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Temporal and Spatial Analysis of Maize Dwarf Mosaic Epidemics. L. V. Madden, Associate professor, Department of Plant Pathology, The Ohio State University (OSU), Ohio Agricultural Research and Development Center (OARDC); Raymond Louie, and J. K. Knoke. Research plant pathologist and research entomologist, respectively, Agricultural Research Service (ARS), U. S. Department of Agriculture (USDA), Wooster, OH 44691. Phytopathology 77:148-156. Accepted for publication 1 July 1986. This article is in the public domain and not copyrightable. It may be freely reprinted with customary crediting of the source. The American Phytopathological Society, 1987.. DOI: 10.1094/Phyto-77-148.

Epidemics of maize dwarf mosaic (MDM) were monitored in experimental field plots of susceptible maize at three locations in Ohio (Wooster, Marietta, and Portsmouth). Based on regression analysis, initial disease incidence (yo) was less than 0.003 in all plots. The weighted mean rate of disease increase (p) ranged from 0.001 to 0.062 per day. The lowest rates, and the lowest final disease incidences (yr) were in the northern Ohio plots; these three plots were best described by the monomolecular model and the flexible Weibull model with a shape parameter (c) equal to 1. At the other locations, disease progression was best described by the logistic or Gompertz models, and by the Weibull model with c > 1. Disease incidence reached a level of yr ≥0.995 in nine of 12 plots at Marietta and Portsmouth. MDM incidence also was accurately described by a nonlinear function of the cumulative number of aphids trapped in all plots. Spatial patterns of diseased plants changed in most plots during the season. Ordinary runs declined in 10 of 13 plots; a random pattern usually was detected during the early part of the epidemic and a clustered pattern later. Patchiness also declined in nine of 13 plots. Most plots exhibited random and clustered patterns of MDM, depending on the time. Six of the plots had an overall clustered pattern as determined by Taylorís power relation; this did not always agree with the individual patchiness calculations. Additionally, analysis based on ordinary runs and patchiness (or the variance-to-mean ratio) often led to different conclusions about randomness or clustering. There was a significant (P ≤ 0.05) negative correlation between the final level of patchiness in the plots and both yo and p. Initial level of aggregation was not correlated with the temporal characteristics of the MDM epidemics.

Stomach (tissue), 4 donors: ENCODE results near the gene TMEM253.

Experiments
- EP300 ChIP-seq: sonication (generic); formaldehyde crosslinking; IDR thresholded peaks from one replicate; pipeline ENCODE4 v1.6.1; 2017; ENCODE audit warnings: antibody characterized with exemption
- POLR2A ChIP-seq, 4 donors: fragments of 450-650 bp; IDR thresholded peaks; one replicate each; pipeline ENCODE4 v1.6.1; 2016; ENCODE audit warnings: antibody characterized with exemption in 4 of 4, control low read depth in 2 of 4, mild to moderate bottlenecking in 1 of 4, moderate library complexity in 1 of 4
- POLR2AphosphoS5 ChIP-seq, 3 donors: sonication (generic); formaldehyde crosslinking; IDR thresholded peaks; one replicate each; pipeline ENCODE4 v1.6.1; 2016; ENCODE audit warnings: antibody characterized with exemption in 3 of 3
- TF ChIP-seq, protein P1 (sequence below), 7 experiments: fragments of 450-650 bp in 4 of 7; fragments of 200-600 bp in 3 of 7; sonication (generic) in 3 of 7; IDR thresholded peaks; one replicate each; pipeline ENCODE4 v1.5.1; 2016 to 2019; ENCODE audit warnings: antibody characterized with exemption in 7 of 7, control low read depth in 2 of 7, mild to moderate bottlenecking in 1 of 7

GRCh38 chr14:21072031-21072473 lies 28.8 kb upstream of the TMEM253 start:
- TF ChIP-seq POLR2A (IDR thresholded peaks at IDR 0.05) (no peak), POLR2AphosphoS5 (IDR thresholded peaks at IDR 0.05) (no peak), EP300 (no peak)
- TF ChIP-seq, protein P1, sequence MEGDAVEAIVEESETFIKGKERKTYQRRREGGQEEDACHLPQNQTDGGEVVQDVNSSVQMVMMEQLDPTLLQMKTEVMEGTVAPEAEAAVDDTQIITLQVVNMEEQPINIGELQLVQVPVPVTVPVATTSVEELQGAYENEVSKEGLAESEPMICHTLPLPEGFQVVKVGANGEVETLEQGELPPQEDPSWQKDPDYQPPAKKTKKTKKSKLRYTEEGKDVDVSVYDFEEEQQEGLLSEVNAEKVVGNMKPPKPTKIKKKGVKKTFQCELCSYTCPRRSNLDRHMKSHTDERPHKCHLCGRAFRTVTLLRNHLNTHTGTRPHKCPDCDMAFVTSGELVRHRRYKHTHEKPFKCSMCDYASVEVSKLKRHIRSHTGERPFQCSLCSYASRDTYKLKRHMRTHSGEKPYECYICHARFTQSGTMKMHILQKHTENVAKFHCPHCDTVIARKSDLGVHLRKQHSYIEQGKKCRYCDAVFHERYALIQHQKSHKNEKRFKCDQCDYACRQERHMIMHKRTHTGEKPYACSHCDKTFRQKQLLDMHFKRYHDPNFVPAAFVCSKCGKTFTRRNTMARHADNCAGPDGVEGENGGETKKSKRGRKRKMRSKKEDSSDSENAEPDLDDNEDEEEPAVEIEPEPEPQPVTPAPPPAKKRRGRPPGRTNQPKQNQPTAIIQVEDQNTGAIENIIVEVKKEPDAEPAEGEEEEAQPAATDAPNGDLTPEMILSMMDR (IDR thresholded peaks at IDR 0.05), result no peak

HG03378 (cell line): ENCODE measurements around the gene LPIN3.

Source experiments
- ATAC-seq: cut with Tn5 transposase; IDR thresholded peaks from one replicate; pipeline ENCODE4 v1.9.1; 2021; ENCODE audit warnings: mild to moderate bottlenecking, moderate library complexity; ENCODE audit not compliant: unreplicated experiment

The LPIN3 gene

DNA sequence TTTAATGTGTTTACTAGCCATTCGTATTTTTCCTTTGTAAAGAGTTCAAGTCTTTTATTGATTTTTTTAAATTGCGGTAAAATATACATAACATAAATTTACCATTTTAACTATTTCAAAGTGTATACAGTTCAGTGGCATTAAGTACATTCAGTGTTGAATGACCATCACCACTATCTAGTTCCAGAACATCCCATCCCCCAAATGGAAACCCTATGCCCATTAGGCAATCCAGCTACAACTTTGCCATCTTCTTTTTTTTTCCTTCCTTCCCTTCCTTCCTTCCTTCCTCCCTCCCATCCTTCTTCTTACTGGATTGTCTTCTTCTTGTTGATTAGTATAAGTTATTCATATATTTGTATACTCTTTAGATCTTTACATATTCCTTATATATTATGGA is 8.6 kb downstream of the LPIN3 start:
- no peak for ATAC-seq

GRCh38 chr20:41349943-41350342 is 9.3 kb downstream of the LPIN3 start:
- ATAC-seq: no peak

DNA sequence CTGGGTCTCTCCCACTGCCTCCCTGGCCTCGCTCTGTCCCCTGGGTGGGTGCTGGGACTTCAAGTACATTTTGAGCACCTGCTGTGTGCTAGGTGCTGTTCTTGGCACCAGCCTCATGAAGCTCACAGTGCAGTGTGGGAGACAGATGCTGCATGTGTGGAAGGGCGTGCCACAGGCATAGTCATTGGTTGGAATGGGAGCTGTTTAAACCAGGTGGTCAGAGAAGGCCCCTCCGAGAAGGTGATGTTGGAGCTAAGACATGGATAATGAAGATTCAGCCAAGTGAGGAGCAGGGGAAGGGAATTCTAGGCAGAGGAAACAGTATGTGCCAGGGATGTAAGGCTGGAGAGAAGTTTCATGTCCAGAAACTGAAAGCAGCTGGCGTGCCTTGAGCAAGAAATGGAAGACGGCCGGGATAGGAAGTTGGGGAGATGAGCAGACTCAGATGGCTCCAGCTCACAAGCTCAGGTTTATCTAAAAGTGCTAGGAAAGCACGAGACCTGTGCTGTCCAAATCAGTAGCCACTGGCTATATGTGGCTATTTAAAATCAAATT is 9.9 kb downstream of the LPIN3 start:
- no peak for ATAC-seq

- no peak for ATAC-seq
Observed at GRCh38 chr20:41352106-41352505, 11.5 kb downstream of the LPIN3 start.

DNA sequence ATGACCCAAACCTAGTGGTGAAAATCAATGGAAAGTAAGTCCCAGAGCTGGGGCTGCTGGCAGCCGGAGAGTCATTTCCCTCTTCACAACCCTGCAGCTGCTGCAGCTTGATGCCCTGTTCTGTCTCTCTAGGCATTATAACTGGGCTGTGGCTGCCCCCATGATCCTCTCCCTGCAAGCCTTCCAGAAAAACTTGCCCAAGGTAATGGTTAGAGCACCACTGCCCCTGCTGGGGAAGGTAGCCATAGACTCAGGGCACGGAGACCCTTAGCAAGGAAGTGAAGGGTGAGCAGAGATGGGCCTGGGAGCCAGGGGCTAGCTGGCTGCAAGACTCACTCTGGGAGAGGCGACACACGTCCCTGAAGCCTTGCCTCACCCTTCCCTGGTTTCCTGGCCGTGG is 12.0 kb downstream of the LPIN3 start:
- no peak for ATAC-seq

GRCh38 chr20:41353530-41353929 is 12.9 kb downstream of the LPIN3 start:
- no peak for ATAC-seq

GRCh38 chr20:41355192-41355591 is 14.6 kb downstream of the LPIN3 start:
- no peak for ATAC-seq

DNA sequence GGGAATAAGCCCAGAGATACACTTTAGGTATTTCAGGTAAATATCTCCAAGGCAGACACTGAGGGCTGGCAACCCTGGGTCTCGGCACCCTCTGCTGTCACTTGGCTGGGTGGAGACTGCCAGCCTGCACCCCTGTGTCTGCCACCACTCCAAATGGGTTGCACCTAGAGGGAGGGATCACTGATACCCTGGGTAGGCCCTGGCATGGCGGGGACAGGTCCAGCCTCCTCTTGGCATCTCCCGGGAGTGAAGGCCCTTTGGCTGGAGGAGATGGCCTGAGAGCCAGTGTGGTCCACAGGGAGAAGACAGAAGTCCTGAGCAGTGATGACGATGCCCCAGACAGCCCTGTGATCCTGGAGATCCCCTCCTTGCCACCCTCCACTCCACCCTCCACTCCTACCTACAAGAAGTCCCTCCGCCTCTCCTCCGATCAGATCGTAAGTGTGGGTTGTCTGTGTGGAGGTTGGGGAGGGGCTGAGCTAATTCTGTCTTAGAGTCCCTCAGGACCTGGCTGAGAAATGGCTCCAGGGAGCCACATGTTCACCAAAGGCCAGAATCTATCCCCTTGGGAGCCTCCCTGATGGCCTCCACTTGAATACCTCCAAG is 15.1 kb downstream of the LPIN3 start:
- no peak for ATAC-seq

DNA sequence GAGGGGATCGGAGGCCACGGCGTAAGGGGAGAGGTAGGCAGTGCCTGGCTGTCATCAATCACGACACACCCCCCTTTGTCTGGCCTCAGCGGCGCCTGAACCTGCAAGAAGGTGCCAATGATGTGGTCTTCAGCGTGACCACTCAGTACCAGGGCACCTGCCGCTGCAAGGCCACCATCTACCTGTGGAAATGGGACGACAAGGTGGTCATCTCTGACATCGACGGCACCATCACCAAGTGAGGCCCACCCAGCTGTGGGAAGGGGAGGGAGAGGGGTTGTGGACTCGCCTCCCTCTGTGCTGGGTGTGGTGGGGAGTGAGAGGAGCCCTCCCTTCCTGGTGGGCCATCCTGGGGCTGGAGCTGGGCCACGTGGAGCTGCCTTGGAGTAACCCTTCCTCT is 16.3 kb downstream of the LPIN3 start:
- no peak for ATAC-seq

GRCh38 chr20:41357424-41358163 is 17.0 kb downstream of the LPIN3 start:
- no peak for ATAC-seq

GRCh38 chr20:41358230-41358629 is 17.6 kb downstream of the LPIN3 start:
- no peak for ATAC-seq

Additional keywords: comparative epidemiology, disease progress curves, dispersion, quantitative epidemiology, spatial distribution, vectors, Zea mays.